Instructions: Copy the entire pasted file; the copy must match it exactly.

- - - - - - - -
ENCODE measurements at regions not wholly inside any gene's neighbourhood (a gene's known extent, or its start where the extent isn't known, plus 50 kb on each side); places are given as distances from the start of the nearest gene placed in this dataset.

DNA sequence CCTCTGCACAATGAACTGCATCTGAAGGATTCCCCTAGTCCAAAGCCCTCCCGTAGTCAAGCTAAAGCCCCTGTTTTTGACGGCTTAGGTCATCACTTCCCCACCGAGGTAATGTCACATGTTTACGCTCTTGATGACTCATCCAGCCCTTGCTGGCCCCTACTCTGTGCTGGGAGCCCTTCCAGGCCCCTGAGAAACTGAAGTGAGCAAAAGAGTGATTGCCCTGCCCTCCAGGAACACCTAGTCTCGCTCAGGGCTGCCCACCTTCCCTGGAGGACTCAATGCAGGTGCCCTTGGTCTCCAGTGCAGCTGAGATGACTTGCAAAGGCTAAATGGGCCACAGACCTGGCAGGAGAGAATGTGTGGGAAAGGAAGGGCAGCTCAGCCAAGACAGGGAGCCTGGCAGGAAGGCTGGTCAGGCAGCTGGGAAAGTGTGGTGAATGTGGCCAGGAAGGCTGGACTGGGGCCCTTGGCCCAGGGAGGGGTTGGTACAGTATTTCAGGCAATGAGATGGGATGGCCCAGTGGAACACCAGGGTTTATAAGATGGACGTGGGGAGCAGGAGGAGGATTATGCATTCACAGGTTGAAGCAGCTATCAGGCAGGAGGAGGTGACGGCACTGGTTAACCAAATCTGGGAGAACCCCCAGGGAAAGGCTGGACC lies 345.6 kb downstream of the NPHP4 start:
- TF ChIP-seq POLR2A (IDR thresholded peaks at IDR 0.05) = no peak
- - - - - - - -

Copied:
ENCODE measurements at regions not wholly inside any gene's neighbourhood (a gene's known extent, or its start where the extent isn't known, plus 50 kb on each side); places are given as distances from the start of the nearest gene placed in this dataset.

DNA sequence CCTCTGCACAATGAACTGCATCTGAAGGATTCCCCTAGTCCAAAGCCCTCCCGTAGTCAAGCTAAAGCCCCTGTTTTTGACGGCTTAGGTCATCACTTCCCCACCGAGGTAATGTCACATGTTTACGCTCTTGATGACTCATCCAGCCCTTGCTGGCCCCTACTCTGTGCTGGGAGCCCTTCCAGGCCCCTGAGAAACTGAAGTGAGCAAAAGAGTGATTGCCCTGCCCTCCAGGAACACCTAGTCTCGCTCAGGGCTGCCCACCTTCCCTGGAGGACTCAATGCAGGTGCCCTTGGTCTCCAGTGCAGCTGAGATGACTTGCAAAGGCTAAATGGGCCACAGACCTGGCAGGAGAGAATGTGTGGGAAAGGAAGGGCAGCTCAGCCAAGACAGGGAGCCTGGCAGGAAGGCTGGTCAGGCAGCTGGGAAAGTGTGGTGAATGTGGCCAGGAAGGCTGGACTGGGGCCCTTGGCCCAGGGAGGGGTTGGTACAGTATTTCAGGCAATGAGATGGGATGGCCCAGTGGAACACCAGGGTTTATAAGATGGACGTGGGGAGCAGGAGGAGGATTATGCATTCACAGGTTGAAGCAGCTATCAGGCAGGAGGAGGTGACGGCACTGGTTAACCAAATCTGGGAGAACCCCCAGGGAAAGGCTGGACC lies 345.6 kb downstream of the NPHP4 start:
- TF ChIP-seq POLR2A (IDR thresholded peaks at IDR 0.05) = no peak